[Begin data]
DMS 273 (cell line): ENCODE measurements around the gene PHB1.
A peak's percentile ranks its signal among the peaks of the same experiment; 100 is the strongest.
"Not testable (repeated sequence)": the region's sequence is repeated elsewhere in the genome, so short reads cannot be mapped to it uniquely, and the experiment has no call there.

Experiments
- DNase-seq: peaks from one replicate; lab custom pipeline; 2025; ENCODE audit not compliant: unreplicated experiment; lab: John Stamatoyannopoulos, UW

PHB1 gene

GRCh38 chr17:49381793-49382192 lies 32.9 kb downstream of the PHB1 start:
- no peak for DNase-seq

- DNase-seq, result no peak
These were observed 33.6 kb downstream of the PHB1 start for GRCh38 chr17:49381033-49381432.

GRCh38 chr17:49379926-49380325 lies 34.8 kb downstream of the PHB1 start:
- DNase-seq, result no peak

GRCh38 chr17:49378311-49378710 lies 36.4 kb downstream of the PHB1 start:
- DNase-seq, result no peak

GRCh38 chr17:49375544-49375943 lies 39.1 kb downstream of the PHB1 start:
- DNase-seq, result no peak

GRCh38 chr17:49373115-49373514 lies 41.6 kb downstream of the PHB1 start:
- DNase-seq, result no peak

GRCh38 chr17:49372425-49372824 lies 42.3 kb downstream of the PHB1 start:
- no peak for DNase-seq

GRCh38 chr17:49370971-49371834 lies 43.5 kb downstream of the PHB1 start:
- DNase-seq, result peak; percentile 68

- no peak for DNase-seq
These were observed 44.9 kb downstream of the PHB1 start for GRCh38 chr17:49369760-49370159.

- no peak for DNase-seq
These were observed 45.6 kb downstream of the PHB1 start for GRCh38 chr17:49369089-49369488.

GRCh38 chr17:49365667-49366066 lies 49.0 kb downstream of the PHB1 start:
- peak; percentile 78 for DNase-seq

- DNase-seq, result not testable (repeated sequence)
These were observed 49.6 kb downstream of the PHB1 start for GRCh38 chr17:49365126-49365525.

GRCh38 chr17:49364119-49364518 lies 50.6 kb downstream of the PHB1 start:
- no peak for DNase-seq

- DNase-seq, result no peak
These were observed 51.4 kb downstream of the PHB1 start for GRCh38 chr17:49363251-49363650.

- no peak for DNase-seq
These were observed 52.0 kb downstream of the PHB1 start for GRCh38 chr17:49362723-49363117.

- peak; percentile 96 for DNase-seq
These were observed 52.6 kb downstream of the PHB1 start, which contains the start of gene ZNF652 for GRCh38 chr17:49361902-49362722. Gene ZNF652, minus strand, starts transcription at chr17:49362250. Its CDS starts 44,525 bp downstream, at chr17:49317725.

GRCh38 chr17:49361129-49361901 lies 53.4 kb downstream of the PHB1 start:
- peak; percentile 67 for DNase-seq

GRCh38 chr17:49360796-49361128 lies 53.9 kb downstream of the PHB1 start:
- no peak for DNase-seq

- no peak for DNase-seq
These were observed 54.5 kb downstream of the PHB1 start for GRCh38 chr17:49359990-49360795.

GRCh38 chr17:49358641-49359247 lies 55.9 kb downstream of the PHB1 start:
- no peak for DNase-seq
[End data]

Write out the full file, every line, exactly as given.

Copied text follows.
DMS 273 (cell line): ENCODE measurements around the gene PHB1.
A peak's percentile ranks its signal among the peaks of the same experiment; 100 is the strongest.
"Not testable (repeated sequence)": the region's sequence is repeated elsewhere in the genome, so short reads cannot be mapped to it uniquely, and the experiment has no call there.

Experiments
- DNase-seq: peaks from one replicate; lab custom pipeline; 2025; ENCODE audit not compliant: unreplicated experiment; lab: John Stamatoyannopoulos, UW

PHB1 gene

GRCh38 chr17:49381793-49382192 lies 32.9 kb downstream of the PHB1 start:
- no peak for DNase-seq

- DNase-seq, result no peak
These were observed 33.6 kb downstream of the PHB1 start for GRCh38 chr17:49381033-49381432.

GRCh38 chr17:49379926-49380325 lies 34.8 kb downstream of the PHB1 start:
- DNase-seq, result no peak

GRCh38 chr17:49378311-49378710 lies 36.4 kb downstream of the PHB1 start:
- DNase-seq, result no peak

GRCh38 chr17:49375544-49375943 lies 39.1 kb downstream of the PHB1 start:
- DNase-seq, result no peak

GRCh38 chr17:49373115-49373514 lies 41.6 kb downstream of the PHB1 start:
- DNase-seq, result no peak

GRCh38 chr17:49372425-49372824 lies 42.3 kb downstream of the PHB1 start:
- no peak for DNase-seq

GRCh38 chr17:49370971-49371834 lies 43.5 kb downstream of the PHB1 start:
- DNase-seq, result peak; percentile 68

- no peak for DNase-seq
These were observed 44.9 kb downstream of the PHB1 start for GRCh38 chr17:49369760-49370159.

- no peak for DNase-seq
These were observed 45.6 kb downstream of the PHB1 start for GRCh38 chr17:49369089-49369488.

GRCh38 chr17:49365667-49366066 lies 49.0 kb downstream of the PHB1 start:
- peak; percentile 78 for DNase-seq

- DNase-seq, result not testable (repeated sequence)
These were observed 49.6 kb downstream of the PHB1 start for GRCh38 chr17:49365126-49365525.

GRCh38 chr17:49364119-49364518 lies 50.6 kb downstream of the PHB1 start:
- no peak for DNase-seq

- DNase-seq, result no peak
These were observed 51.4 kb downstream of the PHB1 start for GRCh38 chr17:49363251-49363650.

- no peak for DNase-seq
These were observed 52.0 kb downstream of the PHB1 start for GRCh38 chr17:49362723-49363117.

- peak; percentile 96 for DNase-seq
These were observed 52.6 kb downstream of the PHB1 start, which contains the start of gene ZNF652 for GRCh38 chr17:49361902-49362722. Gene ZNF652, minus strand, starts transcription at chr17:49362250. Its CDS starts 44,525 bp downstream, at chr17:49317725.

GRCh38 chr17:49361129-49361901 lies 53.4 kb downstream of the PHB1 start:
- peak; percentile 67 for DNase-seq

GRCh38 chr17:49360796-49361128 lies 53.9 kb downstream of the PHB1 start:
- no peak for DNase-seq

- no peak for DNase-seq
These were observed 54.5 kb downstream of the PHB1 start for GRCh38 chr17:49359990-49360795.

GRCh38 chr17:49358641-49359247 lies 55.9 kb downstream of the PHB1 start:
- no peak for DNase-seq